Ferreira, P.L., Murton, B.J. and Boulter, C.
Mixing two enriched and distinct mantle sources beneath Lucky Strike segment, 37N on the Mid-Atlantic Ridge (abstract of paper presented at 15th Annual V.M. Goldschmidt Conference, Moscow, Idaho, , May 2005)
Geochimica et Cosmochimica Acta, 69, (10S), .
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New major and trace element, and Nd-Sr isotopic, data on samples from the Lucky Strike Segment are presented. All samples studied are enriched mid-ocean ridge basalts (E-MORB), but different degrees of enrichment are identified. Three distinct compositional groups can be established: - in Group 1, the lavas have the highest “more incompatible/less incompatible” (MI/LI) element ratios, 87Sr/86Sr and the lowest 143Nd/144Nd ratios. These lavas have a degree of enrichment between those of E-MORB and OIB and are spatially restricted to the central part of the axial volcano. Group 3 lavas have the smallest “MI/LI”, 87Sr/86Sr and the highest 143Nd/144Nd ratios. The lavas present REE and multi-element patterns typical of E-MORB and were collected throughout the Lucky Strike segment (from 37º12,0’ to 37º27,3’ in latitude). Group 2 lavas have chemical characteristics intermediate between those of groups 1 and 3 in terms of trace and isotope compositions, have the maximum dispersion in the different element or element ratios, and present an enrichment degree between those of group 1 and 3 lavas.
Relationships between various incompatible trace element ratios (e.g. La/Sm versus Nb/Zr), together with Sr and Nd isotopic ratios, or between both (e.g. La/Sm versus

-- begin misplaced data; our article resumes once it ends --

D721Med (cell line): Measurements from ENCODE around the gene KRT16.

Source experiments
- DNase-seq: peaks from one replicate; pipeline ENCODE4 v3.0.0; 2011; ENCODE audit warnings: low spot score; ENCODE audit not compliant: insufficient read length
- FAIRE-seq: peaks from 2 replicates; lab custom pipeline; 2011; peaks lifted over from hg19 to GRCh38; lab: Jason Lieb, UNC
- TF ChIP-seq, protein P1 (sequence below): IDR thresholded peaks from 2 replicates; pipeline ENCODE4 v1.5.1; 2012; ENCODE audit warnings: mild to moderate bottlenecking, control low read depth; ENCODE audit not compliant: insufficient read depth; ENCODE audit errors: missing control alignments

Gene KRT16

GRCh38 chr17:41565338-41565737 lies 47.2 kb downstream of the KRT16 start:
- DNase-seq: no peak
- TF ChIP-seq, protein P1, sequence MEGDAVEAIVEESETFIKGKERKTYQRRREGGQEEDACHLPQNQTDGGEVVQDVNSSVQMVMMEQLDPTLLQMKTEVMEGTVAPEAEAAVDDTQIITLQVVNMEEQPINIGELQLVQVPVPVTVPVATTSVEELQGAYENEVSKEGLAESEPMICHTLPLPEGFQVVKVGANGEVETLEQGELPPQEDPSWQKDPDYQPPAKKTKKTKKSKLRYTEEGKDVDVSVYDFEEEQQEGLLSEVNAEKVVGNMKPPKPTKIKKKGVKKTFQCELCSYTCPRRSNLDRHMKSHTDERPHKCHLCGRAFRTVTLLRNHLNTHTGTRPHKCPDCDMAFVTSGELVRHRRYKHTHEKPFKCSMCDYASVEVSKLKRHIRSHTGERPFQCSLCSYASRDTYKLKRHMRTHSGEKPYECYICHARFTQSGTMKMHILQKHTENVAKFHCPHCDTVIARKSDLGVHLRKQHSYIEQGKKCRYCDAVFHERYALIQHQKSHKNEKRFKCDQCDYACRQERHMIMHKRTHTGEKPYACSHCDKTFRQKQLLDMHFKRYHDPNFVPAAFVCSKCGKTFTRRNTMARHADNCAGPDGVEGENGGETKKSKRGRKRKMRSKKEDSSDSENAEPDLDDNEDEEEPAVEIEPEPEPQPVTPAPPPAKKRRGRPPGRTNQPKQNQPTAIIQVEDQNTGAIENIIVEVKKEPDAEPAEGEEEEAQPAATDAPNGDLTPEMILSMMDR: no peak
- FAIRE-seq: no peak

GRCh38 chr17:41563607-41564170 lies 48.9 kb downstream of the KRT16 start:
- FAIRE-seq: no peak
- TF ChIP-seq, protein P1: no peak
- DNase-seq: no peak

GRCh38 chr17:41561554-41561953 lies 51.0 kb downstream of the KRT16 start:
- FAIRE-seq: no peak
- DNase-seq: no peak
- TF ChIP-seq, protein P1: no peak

143Nd/144Nd) show clearly a continuous chemical trend, defined by group 2 basalts, progressively connecting the chemical characteristics shown by groups 1 and 3. The justification for that trend being the result of mixing processes was tested, and a good fit of the mixing lines to the data was obtained. Moreover, since the mixing processes between a depleted mantle source (N-MORB type), and a highly enriched source (Plume type) are frequently postulated to explain the origin of E-MORB type basalts (identical to those of group 3), calculation of the mixing lines were extended to a N-MORB end-member, and good fits were also obtained.
These results show that mixing could be invoked to explain the chemical diversity among the Lucky Strike segment magmas, involving an N-MORB type source end-member and an enriched end-member similar to that assumed to generate the basalts from group 1. Hence, the existence of two distinct (both enriched) mantle sources beneath Lucky Strike segment could be postulated.
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